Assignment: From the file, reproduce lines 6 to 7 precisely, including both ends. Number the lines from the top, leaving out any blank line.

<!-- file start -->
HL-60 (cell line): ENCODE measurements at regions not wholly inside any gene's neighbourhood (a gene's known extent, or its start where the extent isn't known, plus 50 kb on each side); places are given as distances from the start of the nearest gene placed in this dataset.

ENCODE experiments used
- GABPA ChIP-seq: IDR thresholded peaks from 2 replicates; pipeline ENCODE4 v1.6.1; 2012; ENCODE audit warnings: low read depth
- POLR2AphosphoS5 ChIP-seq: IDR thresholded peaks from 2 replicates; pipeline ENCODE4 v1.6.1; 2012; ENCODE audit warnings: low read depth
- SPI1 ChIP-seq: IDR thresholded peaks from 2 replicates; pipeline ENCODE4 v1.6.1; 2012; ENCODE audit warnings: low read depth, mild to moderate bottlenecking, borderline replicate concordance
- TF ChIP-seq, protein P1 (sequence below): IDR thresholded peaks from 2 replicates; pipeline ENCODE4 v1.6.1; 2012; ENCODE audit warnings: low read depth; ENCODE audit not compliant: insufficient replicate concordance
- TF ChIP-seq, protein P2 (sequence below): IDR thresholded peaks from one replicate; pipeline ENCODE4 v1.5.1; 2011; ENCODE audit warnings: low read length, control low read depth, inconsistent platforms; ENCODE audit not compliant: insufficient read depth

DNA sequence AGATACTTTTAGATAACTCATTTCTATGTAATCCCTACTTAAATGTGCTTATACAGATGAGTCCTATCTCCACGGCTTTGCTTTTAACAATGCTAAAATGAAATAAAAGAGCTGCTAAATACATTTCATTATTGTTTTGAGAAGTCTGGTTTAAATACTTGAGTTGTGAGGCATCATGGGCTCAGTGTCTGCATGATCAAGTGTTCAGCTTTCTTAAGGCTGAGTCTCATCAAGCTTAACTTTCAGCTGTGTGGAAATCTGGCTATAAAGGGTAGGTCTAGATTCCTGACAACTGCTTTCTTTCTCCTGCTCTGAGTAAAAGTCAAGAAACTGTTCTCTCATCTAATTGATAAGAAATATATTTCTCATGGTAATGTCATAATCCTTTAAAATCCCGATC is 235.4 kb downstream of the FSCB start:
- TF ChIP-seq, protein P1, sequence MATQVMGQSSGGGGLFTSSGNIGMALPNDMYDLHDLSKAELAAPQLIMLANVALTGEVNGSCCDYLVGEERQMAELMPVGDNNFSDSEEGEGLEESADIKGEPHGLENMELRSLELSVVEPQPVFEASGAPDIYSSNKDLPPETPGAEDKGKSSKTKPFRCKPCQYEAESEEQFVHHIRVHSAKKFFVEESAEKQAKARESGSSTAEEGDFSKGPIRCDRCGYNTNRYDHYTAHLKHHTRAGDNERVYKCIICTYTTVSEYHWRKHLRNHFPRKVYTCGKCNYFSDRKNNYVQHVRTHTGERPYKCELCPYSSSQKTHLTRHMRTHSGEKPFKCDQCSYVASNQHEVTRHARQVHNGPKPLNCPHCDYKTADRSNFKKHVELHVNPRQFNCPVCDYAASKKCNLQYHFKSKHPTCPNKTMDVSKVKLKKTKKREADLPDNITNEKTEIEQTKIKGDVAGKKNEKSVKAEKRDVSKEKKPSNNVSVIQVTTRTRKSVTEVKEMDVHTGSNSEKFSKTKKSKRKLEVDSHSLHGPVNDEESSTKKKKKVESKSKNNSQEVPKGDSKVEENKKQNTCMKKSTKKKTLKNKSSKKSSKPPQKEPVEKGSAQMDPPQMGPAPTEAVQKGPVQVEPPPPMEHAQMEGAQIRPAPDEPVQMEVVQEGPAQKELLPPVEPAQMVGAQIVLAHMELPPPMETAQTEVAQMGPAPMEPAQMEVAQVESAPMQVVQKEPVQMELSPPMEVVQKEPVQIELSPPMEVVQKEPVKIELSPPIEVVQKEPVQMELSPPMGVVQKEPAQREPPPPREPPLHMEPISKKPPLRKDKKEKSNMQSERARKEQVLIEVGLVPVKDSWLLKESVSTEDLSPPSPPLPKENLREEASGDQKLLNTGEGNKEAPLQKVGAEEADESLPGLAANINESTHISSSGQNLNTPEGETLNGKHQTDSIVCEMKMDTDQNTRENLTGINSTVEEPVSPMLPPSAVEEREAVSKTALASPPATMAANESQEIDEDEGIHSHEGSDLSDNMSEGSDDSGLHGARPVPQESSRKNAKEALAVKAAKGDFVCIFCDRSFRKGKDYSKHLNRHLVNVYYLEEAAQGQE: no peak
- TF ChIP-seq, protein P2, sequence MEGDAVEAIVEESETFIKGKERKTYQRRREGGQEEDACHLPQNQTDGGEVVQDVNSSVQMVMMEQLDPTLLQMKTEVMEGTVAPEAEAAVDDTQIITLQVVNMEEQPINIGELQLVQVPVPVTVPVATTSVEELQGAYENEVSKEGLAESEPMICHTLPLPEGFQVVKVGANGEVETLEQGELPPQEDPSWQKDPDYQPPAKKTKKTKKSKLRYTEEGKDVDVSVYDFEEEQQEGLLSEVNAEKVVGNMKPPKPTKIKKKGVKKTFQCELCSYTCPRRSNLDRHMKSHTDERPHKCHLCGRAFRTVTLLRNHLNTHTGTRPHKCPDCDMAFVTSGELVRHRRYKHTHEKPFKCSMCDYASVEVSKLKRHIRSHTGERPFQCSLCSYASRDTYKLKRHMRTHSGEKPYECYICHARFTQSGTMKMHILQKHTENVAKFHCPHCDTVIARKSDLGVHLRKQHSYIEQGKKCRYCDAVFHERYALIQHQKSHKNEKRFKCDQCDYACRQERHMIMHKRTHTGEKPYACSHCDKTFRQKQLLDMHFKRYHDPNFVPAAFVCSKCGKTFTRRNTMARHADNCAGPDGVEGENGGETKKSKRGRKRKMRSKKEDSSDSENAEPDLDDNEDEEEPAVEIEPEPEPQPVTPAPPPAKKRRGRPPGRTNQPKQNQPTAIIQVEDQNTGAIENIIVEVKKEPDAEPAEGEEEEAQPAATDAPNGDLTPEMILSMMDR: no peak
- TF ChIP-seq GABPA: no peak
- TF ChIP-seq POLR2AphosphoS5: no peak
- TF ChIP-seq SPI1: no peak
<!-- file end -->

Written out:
- TF ChIP-seq, protein P1 (sequence below): IDR thresholded peaks from 2 replicates; pipeline ENCODE4 v1.6.1; 2012; ENCODE audit warnings: low read depth; ENCODE audit not compliant: insufficient replicate concordance
- TF ChIP-seq, protein P2 (sequence below): IDR thresholded peaks from one replicate; pipeline ENCODE4 v1.5.1; 2011; ENCODE audit warnings: low read length, control low read depth, inconsistent platforms; ENCODE audit not compliant: insufficient read depth